Dennis Kordovez, a driver for the Kauai Food Bank, recently loaded sweet potatoes, papayas, bananas and lettuce grown on Kauai for delivery. The Kauai Food Bank has received national awards for a unique alliance with local farmers.

Kauai farms help
Food Bank grow charity

By Anthony Sommer

LIHUE >> A unique Kauai Food Bank program that trains and supports small farms, provides fresh produce to island restaurants and grocery stores and then uses the profits to feed Kauai's poor has won yet another national honor.

The Food Bank's Hui Meaai is one of two programs nationally that will be recognized by the Peter F. Drucker Foundation for Nonprofit Management at its annual meeting Nov. 18 in Philadelphia.

Previously, the program received the 1999 Aim for Excellence award from the Weinberg Foundation, the 1999 World Hunger Year Award from the Harry Chapin Self-Reliance Group and the 2000 Mutual of America Community Partnership Award.

Even better than all the awards, Food Bank Executive Director Judy Lenthall said she learned only Friday the Hui earned its first profit in four years of operation: $30,140 in 2001.

The roots of the program go back to Hurricane Iniki, which devastated Kauai on Sept. 11, 1992. The Kauai Food Bank was founded a month later.

Then in 1995, Marriott International bought the former Westin resort that had been heavily damaged by Iniki and reopened it . With unemployment on Kauai at about 20 percent in 1995 and the Kauai Food Bank feeding about 10,000 of the island's 50,000 residents, Marriott decided to forgo the traditional grand opening festivities and instead donated the $20,000 budgeted for the event to the Kauai Food Bank.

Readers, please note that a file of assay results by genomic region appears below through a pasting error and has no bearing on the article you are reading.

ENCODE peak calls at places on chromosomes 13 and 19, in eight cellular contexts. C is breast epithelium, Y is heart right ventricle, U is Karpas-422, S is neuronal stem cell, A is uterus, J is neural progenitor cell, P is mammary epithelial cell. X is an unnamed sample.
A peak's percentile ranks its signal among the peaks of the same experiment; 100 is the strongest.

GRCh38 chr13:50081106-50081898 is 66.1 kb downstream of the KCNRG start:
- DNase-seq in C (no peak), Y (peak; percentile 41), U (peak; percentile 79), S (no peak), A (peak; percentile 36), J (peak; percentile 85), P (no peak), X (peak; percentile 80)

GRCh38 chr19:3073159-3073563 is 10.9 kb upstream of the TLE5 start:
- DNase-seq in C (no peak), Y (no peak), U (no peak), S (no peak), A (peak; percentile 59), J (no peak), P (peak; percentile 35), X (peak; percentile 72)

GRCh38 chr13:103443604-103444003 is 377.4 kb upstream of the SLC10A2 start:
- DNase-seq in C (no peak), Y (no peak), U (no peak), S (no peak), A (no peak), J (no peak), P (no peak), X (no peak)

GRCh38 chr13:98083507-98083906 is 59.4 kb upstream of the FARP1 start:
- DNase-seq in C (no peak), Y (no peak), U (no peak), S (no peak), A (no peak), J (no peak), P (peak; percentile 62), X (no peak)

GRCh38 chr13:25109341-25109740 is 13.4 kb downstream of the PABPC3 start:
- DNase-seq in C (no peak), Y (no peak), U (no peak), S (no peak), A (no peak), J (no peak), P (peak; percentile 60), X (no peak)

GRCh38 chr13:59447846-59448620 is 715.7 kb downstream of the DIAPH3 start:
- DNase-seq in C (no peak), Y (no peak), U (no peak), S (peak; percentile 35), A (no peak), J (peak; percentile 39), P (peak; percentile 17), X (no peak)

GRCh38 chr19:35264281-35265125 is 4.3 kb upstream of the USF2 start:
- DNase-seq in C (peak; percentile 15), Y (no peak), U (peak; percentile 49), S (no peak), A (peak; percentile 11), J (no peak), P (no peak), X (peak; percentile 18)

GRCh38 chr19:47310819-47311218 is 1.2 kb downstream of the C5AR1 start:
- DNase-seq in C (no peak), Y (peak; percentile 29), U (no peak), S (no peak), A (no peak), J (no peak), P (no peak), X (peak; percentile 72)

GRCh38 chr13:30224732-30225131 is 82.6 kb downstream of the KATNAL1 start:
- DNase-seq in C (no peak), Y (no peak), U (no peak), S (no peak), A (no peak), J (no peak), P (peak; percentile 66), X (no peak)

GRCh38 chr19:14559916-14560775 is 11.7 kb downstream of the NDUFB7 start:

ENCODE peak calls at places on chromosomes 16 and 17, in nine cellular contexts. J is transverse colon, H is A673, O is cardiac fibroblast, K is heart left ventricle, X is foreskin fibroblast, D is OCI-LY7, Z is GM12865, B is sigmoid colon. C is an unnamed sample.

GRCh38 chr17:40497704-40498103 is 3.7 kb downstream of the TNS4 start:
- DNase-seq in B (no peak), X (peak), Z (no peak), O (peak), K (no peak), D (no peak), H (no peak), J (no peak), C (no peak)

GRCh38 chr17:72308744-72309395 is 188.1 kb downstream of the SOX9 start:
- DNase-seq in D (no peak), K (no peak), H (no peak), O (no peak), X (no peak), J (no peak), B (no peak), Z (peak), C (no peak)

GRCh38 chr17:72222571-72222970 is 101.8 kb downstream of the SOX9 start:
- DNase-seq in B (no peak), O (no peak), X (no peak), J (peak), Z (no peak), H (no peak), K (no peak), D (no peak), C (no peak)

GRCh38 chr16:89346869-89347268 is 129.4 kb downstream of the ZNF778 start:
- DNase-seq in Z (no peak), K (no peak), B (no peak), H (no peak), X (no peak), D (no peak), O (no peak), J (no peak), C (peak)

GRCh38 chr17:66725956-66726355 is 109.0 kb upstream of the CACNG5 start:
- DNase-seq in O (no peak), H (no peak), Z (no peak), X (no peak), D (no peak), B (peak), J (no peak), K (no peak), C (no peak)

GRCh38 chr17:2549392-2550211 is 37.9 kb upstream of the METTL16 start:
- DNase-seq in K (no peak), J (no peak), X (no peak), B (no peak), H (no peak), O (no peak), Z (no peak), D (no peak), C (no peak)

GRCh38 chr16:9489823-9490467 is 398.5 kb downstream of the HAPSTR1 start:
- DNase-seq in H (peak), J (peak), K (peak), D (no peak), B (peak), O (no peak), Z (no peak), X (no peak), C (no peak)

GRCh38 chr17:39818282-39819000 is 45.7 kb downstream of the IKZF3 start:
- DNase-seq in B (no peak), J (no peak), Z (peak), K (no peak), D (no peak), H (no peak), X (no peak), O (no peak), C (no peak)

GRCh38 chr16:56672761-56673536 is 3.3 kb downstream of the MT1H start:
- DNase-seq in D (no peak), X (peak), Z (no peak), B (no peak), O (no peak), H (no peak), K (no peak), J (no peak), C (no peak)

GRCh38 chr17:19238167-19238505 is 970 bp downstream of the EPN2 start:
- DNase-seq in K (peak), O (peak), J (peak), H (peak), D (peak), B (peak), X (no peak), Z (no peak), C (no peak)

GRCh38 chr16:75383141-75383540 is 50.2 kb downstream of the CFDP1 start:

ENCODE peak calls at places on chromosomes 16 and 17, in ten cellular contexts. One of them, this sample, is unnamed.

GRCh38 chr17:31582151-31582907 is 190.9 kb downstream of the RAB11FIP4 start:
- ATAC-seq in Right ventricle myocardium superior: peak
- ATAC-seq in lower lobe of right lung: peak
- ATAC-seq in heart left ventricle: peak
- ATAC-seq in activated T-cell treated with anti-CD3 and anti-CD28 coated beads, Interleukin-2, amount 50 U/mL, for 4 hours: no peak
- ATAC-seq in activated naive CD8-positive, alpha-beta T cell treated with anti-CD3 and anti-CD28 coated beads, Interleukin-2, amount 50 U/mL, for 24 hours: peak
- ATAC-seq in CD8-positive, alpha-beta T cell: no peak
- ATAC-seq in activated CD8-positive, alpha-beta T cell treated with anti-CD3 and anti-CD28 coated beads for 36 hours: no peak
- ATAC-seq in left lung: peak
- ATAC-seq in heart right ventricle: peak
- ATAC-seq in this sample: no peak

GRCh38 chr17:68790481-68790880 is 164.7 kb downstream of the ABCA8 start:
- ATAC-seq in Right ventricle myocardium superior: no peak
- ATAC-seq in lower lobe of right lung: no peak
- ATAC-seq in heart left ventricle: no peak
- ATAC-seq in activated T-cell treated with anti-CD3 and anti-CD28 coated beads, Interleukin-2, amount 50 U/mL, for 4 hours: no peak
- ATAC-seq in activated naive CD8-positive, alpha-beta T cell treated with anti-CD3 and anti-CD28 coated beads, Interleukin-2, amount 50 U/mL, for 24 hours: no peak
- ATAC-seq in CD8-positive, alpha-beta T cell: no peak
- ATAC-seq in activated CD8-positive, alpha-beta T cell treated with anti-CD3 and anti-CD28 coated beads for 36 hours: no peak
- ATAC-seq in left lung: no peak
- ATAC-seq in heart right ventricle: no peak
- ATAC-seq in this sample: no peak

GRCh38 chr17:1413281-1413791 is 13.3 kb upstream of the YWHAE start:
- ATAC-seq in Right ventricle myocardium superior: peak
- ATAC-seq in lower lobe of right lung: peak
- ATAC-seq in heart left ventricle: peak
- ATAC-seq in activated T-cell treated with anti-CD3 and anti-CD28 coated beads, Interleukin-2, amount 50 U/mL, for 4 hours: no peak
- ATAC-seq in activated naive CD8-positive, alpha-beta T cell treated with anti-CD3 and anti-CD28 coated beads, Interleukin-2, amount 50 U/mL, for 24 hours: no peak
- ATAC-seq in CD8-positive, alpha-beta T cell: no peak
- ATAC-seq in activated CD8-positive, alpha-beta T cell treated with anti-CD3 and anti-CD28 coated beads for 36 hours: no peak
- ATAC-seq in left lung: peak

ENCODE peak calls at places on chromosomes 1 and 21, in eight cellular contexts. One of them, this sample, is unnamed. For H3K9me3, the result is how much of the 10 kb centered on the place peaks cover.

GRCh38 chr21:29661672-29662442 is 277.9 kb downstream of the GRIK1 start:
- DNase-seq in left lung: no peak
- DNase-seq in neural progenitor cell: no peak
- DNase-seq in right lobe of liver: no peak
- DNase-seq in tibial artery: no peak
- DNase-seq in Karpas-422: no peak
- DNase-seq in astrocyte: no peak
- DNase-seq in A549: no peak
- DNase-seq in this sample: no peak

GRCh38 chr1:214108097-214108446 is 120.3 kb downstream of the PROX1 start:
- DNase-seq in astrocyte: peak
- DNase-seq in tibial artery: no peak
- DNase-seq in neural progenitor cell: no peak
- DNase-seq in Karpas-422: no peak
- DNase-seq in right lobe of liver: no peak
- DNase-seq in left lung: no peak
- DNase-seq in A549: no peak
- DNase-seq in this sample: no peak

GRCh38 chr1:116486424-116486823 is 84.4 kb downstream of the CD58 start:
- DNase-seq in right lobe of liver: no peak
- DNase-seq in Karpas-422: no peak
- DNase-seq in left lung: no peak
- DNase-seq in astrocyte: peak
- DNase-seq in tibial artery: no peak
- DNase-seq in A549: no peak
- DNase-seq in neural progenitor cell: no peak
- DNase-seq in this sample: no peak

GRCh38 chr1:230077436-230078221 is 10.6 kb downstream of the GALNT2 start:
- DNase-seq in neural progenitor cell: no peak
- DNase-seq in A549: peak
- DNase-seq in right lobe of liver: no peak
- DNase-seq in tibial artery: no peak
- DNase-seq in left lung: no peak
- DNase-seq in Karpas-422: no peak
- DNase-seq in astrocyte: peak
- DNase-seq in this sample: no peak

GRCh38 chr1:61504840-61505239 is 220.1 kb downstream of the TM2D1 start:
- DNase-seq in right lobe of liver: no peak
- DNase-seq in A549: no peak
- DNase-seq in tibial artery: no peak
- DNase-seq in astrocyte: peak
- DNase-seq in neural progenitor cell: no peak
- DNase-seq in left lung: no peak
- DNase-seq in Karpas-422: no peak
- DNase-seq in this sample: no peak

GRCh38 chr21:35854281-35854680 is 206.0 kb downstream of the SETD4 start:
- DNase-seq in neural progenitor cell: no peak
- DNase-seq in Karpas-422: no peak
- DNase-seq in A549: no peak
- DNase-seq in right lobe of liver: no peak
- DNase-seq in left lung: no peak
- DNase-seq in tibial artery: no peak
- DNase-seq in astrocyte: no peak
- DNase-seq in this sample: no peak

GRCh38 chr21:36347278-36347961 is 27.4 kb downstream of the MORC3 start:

At about the same time, the Food Bank purchased a three-acre plot to train people to grow their own food and to supply the Food Bank with fresh produce. Most of what the Food Bank provides the poor are canned or packaged goods.

David Wong, then the resort's food and beverage manager was invited to join the Food Bank's board of directors. At the time, the Kauai Marriott was importing all of its fruits and vegetables from the mainland. He suggested the hotel buy products from the Food Bank's farm.

But the produce grown at the Food Bank farm at that time was not of a high enough quality for a world-class resort.

"The best thing the Marriott ever did for us was make us meet their standards," Lenthall said. In offering their produce for sale to other restaurants and food stores, being "good enough for the Marriott" is a major selling point, she said.

Lenthall and Marriott Executive Chef George Liechty worked together for two years to develop the Hui Meaai as a for-profit arm of the Food Bank.

The program spread from the initial training farm to small farms all over Kauai. The Food Bank acted as the wholesaler, buying from the farms and selling to the resort. Then it expanded further to supply other customers on the island.

To date, the Hui has trained 40 people in the business of farming. The Hui now has 56 growers and supplies 25 island businesses.

The Kauai Marriott purchases about 25 percent of its produce -- $800 to $1,500 a week -- from the Hui.

In its initial business plan, the Hui estimated it would have to move 100,000 pounds to 120,000 pounds annually to make a profit. Last year, it sold 500,000 pounds of produce.

Last year, the Hui also received a $500,000 federal grant to provide fresh produce to senior citizens on Kauai who live at or below the poverty level.

Liechty, who is now the resort's food and beverage manager said he is most proud of providing guests with authentic Hawaiian food grown on local farms.

But he said he also delights in going to the local supermarket and seeing the Hui label on fruits and vegetables in the produce section.

Kauai Food Bank
Peter F. Drucker Foundation for Nonprofit Management

E-mail to City Desk


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